Interpreting The Written Word
Based on what you have learned in Chapter 2, Interpreting The Written Word, write a 4-page (4 minute) script. You may choose to write your script for an animation or for live action. Think of this as a script for a short film or one scene in a longer film.
Your script will meet these objectives:
• Write a brief, one-paragraph treatment for your story/script idea – See the About Treatments page below to learn about this
• 4 pages, 12-point Courier font
• Indentation and spacing as shown on pages 20, 22, 23 in the textbook. Each script page represents 1 minute of screen time.
• Script may be for an animation or live action production
• Include at least two different characters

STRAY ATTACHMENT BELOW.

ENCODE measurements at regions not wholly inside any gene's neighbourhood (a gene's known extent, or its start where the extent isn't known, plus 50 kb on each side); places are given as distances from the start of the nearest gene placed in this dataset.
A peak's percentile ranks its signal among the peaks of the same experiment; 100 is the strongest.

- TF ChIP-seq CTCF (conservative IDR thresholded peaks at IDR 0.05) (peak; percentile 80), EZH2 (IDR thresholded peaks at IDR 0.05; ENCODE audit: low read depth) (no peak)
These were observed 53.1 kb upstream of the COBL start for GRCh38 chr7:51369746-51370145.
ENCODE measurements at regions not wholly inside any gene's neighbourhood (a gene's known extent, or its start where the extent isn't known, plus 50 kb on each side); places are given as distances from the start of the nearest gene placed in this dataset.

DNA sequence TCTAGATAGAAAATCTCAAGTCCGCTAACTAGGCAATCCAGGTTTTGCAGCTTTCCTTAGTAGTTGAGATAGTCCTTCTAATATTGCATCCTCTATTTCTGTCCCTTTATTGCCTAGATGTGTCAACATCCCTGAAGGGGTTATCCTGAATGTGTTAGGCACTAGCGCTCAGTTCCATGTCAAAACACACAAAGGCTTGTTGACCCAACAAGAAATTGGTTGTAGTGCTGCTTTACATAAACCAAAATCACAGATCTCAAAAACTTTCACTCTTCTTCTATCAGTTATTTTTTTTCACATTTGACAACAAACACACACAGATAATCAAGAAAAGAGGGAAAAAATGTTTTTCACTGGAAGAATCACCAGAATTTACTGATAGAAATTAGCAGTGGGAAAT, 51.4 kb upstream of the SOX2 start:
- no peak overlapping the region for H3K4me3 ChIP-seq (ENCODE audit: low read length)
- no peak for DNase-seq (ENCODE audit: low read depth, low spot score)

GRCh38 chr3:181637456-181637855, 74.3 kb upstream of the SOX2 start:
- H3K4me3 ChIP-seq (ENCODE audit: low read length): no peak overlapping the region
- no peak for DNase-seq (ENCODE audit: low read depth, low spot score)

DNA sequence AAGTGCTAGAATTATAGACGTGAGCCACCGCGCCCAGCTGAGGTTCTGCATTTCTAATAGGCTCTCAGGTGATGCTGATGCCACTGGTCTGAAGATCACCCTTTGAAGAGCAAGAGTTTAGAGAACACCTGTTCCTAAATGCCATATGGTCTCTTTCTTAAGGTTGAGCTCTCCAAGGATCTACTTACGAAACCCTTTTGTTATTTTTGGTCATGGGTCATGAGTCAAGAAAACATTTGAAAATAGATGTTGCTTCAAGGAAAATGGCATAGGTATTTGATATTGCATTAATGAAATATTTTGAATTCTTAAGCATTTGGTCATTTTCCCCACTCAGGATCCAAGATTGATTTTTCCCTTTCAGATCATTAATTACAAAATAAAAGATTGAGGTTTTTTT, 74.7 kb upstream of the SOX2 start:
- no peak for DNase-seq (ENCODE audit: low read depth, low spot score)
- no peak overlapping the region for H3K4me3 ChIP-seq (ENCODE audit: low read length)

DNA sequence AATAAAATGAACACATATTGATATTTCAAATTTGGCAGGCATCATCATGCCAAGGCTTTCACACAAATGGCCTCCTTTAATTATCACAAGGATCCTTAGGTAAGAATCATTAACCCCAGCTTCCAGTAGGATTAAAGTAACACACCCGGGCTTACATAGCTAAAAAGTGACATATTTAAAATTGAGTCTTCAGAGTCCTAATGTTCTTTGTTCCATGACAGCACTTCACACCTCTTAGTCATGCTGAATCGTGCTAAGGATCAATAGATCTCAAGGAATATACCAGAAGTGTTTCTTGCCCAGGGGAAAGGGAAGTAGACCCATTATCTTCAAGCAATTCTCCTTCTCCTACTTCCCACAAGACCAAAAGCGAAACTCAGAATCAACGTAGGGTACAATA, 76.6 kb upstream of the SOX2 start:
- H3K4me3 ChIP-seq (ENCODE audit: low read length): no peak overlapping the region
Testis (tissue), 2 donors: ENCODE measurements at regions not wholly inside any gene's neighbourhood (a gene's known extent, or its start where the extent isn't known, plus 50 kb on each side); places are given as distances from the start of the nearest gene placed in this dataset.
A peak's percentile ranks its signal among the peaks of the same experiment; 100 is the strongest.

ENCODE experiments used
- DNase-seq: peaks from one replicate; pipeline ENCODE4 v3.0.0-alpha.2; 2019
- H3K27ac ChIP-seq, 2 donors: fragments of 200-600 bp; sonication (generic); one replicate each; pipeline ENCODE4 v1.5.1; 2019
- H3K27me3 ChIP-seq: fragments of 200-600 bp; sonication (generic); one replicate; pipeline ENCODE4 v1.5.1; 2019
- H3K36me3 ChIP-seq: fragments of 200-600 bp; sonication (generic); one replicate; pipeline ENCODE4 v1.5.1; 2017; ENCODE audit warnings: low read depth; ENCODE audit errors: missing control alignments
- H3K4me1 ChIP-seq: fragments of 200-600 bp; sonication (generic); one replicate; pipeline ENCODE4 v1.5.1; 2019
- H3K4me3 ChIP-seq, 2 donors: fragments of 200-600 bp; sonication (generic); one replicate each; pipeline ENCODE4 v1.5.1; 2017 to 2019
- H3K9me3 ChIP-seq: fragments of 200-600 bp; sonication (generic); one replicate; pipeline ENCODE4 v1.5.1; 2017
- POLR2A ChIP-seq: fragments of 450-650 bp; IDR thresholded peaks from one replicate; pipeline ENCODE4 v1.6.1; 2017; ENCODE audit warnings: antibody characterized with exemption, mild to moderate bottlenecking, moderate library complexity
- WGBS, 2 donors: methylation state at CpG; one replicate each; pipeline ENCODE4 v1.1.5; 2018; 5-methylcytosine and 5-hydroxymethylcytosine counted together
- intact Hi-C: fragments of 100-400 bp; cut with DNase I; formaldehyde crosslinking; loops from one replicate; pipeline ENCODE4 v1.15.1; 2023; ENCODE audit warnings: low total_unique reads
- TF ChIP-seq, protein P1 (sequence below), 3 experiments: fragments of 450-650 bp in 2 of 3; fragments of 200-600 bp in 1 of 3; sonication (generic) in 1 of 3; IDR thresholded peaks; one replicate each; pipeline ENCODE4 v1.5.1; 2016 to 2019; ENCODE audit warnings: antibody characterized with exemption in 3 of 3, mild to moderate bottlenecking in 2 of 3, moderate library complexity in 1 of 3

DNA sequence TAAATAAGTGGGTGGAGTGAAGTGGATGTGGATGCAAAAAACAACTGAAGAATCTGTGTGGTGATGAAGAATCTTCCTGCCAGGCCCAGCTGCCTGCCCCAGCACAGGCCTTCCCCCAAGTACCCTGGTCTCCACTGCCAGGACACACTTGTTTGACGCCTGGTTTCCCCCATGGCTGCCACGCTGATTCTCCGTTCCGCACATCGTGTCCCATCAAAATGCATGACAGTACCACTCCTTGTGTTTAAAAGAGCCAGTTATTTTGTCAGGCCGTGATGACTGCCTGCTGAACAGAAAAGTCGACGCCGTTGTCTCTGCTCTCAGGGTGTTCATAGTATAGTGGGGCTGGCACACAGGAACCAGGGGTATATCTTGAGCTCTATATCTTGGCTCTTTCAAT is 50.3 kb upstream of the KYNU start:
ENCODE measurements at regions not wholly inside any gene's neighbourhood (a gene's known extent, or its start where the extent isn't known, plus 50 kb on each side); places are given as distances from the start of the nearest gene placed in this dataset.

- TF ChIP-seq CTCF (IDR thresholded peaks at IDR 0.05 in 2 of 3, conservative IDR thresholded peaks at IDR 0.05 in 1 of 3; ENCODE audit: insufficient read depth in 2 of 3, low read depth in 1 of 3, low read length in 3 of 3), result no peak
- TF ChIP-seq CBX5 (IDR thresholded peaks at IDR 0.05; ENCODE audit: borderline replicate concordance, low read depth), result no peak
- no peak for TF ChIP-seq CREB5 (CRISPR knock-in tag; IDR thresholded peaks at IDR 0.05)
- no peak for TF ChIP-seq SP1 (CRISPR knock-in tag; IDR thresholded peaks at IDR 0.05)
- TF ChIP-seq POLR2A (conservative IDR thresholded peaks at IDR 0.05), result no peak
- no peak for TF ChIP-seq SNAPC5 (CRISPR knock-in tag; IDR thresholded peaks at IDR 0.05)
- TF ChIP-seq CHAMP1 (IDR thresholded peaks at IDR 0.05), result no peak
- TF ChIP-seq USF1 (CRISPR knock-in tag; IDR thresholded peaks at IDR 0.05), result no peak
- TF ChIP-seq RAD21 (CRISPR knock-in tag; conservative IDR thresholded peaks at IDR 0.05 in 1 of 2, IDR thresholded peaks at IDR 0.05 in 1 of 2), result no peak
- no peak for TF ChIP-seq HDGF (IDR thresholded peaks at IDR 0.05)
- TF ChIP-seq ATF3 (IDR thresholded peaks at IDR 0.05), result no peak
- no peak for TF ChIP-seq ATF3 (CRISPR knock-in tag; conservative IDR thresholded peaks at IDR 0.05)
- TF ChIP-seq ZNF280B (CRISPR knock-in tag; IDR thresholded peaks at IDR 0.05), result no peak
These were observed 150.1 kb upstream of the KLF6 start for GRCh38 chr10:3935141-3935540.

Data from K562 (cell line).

• This may be a self-contained short film (4 minutes) or one scene excerpted from a longer film
• Include the slugline (master scene heading) that describes the location, time of day, weather, etc.
• Include script elements for action prior to dialogue, character names and actor direction in parentheses
Think about the type of dramatic conflict that may be the basis for a plot for your script:
Human vs. self
Human vs. human
Human vs. nature
Human vs. environment
Human vs. technology (machine)
Human vs. supernatural
Human vs. god
(If your characters are not human, just substitute their “species” in place of “human”)
A treatment is a brief synopsis or description of the story idea for your animation or film. For the scriptwriting assignment, you only need to write a short paragraph. Treatments should read like a short story and be written in the third person, present tense. It should present the entire story including the ending.
Examples – These are excerpts from longer treatments. For this assignment your treatment should be about the same length as these examples.